County agrees property complaints must be open, pays $255 to settle caseThe St. Croix County Planning and Zoning Department has settled a lawsuit by agreeing to discontinue a policy of refusing to identify persons who make complaints about others’ property.
By: Judy Wiff, Hudson Star-Observer
The St. Croix County Planning and Zoning Department has settled a lawsuit by agreeing to discontinue a policy of refusing to identify persons who make complaints about others’ property.
Under the agreement finalized in November, staff agreed to allow Mark Brosi to review Planning and Zoning records related to property owned by his father, Lynn Brosi, 648 County MM, River Falls, without blacking out names of people who complained about the property.
The department also agreed to “discontinue the prior blanket policy” of refusing to release records that might disclose the identity of a complainant. The county agreed to pay Mark Brosi $60 for his out-of-pocket expenses and his attorney, Andrea Olmanson of Madison, $195 for her expenses, including filing fee, postage and photocopying costs.
The odd thing about the case, said St. Croix County Corporation Counsel Greg Timmerman, was that while both sides assumed the Brosi file contained names of people who complained about the property, it didn’t.
“That was the irony of the whole case,” said Timmerman. “There was the assumption that there was a complainant (named in the file), when in fact there wasn’t.”
“That’s what we were to learn after the litigation had commenced,” agreed Olmanson.
Often in cases like this there is no complainant on record, Timmerman said, because neighbors report their concerns to town officers, who pass them on to the county.
The county paid the costs because that was all Brosi and his attorney asked for — that and that the records be more open to the public, said Timmerman.
“We actually have the same political ideology regarding this,” explained Olmanson. She said both she and Brosi feel that at a time when all levels of government are running deficits, “…taxpayers should not have to foot the bill for litigation like this.”
She said her client’s goals were to gain access to the complete file and for the department to change its policy.
“The file hadn’t been active for a long time,” Timmerman added.
He said he believes the conditions that led to the actions against the older Brosi have been corrected.
“I understand that it was Mark that actually helped resolve the issues,” said Timmerman.
He speculated that because the file had been inactive for so long, staff now in the office hadn’t worked with that case, weren’t familiar with the people involved and didn’t know Mark Brosi.
Still, said Timmerman, that is not an excuse for not allowing the man to look through the file.
Olmanson said she suspected zoning staff wasn’t deliberately stonewalling Brosi but may just have been ignorant of Wisconsin’s open records laws. She said she didn’t know why Brosi waited until now to try to access the file.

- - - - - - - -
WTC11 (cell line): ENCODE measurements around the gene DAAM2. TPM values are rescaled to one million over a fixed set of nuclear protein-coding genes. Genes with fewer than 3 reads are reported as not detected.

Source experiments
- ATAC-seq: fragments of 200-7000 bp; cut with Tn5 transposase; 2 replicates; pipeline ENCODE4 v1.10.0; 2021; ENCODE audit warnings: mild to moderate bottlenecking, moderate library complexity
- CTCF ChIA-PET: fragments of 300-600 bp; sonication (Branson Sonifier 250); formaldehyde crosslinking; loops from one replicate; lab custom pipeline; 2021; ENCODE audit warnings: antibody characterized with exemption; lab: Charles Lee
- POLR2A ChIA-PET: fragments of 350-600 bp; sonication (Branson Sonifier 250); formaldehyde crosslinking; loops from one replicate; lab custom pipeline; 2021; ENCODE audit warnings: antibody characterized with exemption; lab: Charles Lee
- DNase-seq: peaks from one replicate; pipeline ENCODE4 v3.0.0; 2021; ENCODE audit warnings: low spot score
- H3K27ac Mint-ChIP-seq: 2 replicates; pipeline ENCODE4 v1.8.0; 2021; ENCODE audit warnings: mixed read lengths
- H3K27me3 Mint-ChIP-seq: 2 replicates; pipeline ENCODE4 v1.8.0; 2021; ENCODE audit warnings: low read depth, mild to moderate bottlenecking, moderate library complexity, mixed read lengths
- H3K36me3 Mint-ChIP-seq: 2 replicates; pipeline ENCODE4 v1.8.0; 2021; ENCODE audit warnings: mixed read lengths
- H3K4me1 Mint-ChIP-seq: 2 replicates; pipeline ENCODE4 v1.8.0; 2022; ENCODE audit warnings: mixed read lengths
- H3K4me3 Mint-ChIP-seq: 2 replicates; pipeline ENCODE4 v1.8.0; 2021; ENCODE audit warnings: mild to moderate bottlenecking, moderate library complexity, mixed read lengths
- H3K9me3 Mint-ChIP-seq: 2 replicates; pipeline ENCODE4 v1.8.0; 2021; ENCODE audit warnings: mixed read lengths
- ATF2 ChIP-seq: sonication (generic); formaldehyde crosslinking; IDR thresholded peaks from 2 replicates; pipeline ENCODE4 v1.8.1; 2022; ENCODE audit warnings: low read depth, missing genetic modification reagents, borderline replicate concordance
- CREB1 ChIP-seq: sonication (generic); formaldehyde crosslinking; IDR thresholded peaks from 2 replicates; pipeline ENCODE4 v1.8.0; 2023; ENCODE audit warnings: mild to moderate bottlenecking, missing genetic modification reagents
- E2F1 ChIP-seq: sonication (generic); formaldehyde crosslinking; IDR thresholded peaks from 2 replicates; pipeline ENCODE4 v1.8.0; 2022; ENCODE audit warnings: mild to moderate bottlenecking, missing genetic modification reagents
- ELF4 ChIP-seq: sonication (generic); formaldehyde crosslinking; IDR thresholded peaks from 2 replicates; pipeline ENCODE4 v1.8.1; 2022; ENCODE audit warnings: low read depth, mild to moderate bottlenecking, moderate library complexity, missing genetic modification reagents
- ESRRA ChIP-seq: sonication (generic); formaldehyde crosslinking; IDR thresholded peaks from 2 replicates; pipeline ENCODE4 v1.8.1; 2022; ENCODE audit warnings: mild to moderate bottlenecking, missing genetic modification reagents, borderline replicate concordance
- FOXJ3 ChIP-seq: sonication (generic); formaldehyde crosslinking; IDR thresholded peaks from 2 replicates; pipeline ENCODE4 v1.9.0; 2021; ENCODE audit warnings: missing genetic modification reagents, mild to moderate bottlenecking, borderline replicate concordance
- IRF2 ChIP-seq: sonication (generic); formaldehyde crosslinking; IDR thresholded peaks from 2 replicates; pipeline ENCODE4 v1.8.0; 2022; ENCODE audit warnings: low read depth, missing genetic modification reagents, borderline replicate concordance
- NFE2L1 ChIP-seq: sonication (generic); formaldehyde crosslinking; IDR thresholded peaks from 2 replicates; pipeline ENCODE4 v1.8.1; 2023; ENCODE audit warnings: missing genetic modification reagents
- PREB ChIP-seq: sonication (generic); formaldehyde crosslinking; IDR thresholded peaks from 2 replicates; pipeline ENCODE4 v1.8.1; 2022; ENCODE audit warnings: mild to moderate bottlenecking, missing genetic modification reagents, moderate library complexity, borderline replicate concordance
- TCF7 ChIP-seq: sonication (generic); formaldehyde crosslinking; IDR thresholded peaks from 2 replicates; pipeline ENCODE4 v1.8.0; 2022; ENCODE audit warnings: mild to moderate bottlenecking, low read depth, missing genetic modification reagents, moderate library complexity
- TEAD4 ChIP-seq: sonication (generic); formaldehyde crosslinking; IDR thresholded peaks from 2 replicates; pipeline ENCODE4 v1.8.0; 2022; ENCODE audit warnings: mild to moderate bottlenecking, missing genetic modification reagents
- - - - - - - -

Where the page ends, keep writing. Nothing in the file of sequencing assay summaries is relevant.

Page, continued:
Timmerman said Planning and Zoning Department staff members have been encouraged to contact the lawyers in his office if similar issues arise.
The Brosi file in the Planning and Zoning Department contains numerous photographs and copies of a series of letters from county workers to Lynn Brosi, urging, and in many cases praising, his progress in cleaning up his farmstead.
Although the early correspondence warns of possible legal action if the property isn’t cleaned and the records show frequent contact with town of Troy officials, no complainant is named in the records opened to a reporter.
In the first entries, dated March 2003, a zoning worker says the department has received complaints about the property and that apparently the house had burned down the previous summer and the owners were rebuilding.
That entry indicated there were many vehicles and lots of debris on the property but doesn’t say who complained.
The file contains a series of letters from zoning workers to Brosi in each year from 2003 through late 2007.
Notations in the file also document the removal of batteries, tires and other debris.
Mark Brosi, 654 Swedish Mission Road, River Falls, filed a civil court complaint in September alleging that Code Administrator Kevin Grabau and Zoning Technician Daniel Sitz allowed him to review documents, including photographs of the property and letters to the corporation counsel, but refused to let him see any complaints that had been made.
In his complaint, Brosi said he was told his request was denied because “the policy of the St. Croix Zoning Department was that no complaints would be released because there was nothing to say that the requestor would not then go ‘blow up’ the property of the person complaining.”
Brosi said he went to the office in person during business hours but was repeatedly told to come back when Sitz was there.
He said when he finally did meet with Sitz, he was told the names, addresses and phone numbers would have to be removed from the file before Brosi could read it.
“There is no public policy supporting secrecy for zoning complaints,” said Brosi in his civil suit. “A complainant in a zoning complaint matter is not the equivalent of a confidential informant in a tax evasion or drug dealing conspiracy matter, for example.”
He insisted that the identity of a complainant must be disclosed to the target of the complaint and that there was “no rational basis” for refusing to provide the information to him.